The sum of gender bias in haloed halls
In January 2014, mathematical enthusiasts will be celebrating the ninth centenary of Bhaskaracharya, an Indian scholar and astronomer who is recognised as a mathematical genius of his time.
Of the books Bhaskaracharya wrote on the pure aspects of mathematics as well as on its applications to astronomy, the most appealing is Lilavati. It is believed that the title of the book came from the name of his daughter. The book illustrates the use of algebra, geometry and trigonometry with the help of several exercises. Those who think of mathematics as a formal, colourless subject would surely have second thoughts on reading this book. Take for example the following problem in which Lilavati is challenged to find the answer to the posed question:
At the base of a pillar is a hole housing a snake. The pillar is nine-hands tall and a peacock is sitting on it. The peacock saw the snake heading for the safety of its hole. Travelling at the same speed as that of snake, but in an oblique direction, the peacock caught the snake before it could reach its hole. If the starting distance of the snake was three times the height of the pillar, tell me, what was its distance when it was caught by the peacock?
Very little is known about Bhaskaracharya’s family but, clearly, Lilavati must have been a very clever girl to be able to face such questions. Indeed, it will not be an exaggeration to say that she is the first woman mathematician on record. In a society dominated by male scholars, women scholars are a rarity and, surely, Lilavati was unique.
Several centuries separate the era of Lilavati from that of European women who contributed to mathematics. Though it was a male-dominated period, a name that stands out amongst these women mathematicians is of Sonya Kovalevskaya in the 19th century. What inspired her to choose mathematics as a career? It is worth recalling an incident narrated by her in her autobiography, A Russian Childhood. When she was eight years old, Sonya’s family moved from south of Moscow to the countryside. This involved getting the new house painted and decorated. It turned out that the wallpaper ordered from a city firm was inadequate — by the time the turn of children’s nursery came, no wallpaper was left. Sonya’s parents thought that the children would not care for anything fancy, so they took the pages of an old mathematics book, which contained advanced maths like calculus, lying in the attic for decoration.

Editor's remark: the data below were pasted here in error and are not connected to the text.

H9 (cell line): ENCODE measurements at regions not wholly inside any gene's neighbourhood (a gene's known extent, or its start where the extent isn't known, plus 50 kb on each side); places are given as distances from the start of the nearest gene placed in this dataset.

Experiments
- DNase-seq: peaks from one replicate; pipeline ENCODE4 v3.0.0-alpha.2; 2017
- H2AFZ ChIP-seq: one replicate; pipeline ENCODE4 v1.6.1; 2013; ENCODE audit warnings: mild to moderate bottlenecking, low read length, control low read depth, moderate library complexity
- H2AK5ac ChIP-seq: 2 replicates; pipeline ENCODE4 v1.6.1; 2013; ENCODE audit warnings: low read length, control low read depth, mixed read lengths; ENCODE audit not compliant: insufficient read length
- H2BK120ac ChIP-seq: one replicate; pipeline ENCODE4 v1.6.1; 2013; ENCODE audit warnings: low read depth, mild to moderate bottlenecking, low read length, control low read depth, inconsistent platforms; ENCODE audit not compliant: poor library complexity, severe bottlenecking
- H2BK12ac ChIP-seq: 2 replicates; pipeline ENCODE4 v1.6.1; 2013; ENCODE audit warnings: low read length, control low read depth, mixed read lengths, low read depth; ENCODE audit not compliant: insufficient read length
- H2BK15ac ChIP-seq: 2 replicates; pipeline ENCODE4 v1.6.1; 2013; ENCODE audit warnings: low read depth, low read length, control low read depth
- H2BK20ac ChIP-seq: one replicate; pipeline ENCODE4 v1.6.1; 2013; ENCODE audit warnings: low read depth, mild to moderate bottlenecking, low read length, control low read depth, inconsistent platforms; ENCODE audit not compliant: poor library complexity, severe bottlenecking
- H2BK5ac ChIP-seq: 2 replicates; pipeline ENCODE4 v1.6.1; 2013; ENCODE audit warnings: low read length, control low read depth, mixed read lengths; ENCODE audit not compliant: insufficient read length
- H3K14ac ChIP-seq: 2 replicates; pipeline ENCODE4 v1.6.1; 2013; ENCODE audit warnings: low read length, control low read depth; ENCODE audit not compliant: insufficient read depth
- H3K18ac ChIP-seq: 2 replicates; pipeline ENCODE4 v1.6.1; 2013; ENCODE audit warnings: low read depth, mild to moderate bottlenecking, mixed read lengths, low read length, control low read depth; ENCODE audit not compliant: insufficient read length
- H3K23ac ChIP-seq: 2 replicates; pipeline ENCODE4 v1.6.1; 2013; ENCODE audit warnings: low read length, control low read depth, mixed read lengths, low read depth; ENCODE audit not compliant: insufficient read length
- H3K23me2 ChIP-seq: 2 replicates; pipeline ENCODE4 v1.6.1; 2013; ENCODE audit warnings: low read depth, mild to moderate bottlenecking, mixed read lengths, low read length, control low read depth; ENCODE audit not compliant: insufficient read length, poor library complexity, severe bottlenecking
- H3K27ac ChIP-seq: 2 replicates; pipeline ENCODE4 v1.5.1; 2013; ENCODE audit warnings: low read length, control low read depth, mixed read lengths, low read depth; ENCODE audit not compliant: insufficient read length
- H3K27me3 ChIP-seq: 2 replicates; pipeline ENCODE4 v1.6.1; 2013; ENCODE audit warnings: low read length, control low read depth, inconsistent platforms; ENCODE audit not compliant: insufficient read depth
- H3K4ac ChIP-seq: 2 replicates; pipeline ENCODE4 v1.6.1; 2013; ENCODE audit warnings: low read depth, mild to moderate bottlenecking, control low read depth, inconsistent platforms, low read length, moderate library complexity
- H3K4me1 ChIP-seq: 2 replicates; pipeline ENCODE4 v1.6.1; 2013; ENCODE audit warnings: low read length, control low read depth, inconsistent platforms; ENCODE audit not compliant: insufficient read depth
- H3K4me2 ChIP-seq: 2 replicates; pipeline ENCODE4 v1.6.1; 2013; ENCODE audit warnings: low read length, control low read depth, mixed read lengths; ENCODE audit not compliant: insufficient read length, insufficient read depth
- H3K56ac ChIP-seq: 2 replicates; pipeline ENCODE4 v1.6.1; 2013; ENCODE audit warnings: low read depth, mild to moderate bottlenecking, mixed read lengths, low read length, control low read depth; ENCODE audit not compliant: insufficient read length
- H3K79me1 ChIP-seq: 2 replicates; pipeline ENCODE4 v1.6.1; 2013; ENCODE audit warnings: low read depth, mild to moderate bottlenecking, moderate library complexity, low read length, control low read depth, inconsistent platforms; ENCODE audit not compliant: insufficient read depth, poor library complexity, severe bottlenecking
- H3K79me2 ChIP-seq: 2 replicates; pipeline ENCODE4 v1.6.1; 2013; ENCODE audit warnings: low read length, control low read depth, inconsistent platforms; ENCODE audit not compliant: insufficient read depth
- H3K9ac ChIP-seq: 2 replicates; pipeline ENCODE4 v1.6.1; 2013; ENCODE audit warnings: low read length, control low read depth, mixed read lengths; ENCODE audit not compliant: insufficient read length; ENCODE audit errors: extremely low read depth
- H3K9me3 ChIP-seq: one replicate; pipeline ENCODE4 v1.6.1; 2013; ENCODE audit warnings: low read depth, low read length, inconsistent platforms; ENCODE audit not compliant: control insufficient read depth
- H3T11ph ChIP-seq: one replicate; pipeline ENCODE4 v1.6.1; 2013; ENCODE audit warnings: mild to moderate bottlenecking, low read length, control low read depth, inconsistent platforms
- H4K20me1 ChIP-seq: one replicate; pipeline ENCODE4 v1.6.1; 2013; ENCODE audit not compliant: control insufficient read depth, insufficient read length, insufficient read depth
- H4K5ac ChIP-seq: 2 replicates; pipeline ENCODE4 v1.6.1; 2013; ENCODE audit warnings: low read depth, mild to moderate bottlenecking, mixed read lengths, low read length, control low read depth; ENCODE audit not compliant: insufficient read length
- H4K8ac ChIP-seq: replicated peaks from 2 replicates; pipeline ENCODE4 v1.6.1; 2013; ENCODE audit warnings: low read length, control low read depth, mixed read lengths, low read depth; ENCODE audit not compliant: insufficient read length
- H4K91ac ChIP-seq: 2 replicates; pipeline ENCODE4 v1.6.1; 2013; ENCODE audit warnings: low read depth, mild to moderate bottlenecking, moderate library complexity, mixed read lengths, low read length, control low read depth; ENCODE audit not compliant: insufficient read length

So Sonya and her elder sister Aniuta had the pages of mathematics book covering the walls of their room to look at. Looking at the formulae, Sonya was intrigued as to what they stood for. Inadvertently, she got introduced to various mathematical symbols. This introduction stood her in good stead when she later went to study mathematics in college. She was familiar with mathematical symbols and hence learning about them was an easy task. Her teachers were astonished at how easily she picked up new ideas. Sonya made several important contributions to advanced mathematics and is counted amongst the leaders in her field.
Another famous woman mathematician was Emmy Noether, who was at her best in the first quarter of the 20th century. She faced difficulty in getting recognition in a male-dominated society; important posts in the academia were denied to her. David Hilbert, the great mathematician of her time, tried to get her an academic position in Germany, but there was too much opposition to appoint a woman mathematician. This provoked his outburst at a faculty meeting: “I do not see that the sex of the candidate is an argument against her admission as an academic staff member. After all we are a university, not a bathing establishment.” In 1919, she was recognised as a staff member with the honorary title of unofficial associate professor without a stipend. Although she was denied her rightful position, her research work in algebra was hailed as path breaking.
The prejudice against women was widespread in Europe including Britain. For example, the oldest universities in England, Oxford and Cambridge, admitted women undergraduates but did not give them degrees. A woman undergraduate would only receive a certificate that she fulfilled the requirements of a degree. Perhaps, the following event from the 19th century will highlight the irony behind this situation.
The toughest examination in mathematics was the Mathematical Tripos at Cambridge. Those who scored a first class were called “Wranglers’’ and the student who topped the entire list was called the “Senior Wrangler”. The Senior Wrangler was highly regarded and was the first to receive the degree at the annual congregation. But in 1890, the highest scorer was a girl, Phillipa Fawcett. She was bypassed in the above listing and a boy who scored the next highest marks was declared the Senior Wrangler. Phillipa had, in fact, scored 13 per cent more marks than the officially declared Senior Wrangler. She had a successful career as a maths teacher. She also had the satisfaction of seeing the day when her university recognised women as suitable for a Cambridge degree.
It is indeed surprising that in India women were treated at par with men in the first three universities set up in 1857 by the Britishers in Bombay, Calcutta and Madras, while their own premier universities were prejudiced in this respect. In fact, several examples can be found in other subjects besides mathematics where academia in the West followed such practices either openly or covertly. In an autobiographical article, the distinguished woman astronomer Margaret Burbidge recalls how she was denied observing privileges in the Palomar Observatories, which then housed the world’s largest telescope. The reason? The observatory did not have women’s toilet on the premises.
The writer, a renowned astrophysicist, is professor emeritus at Inter-University Centre for Astronomy
and Astrophysics, Pune University Campus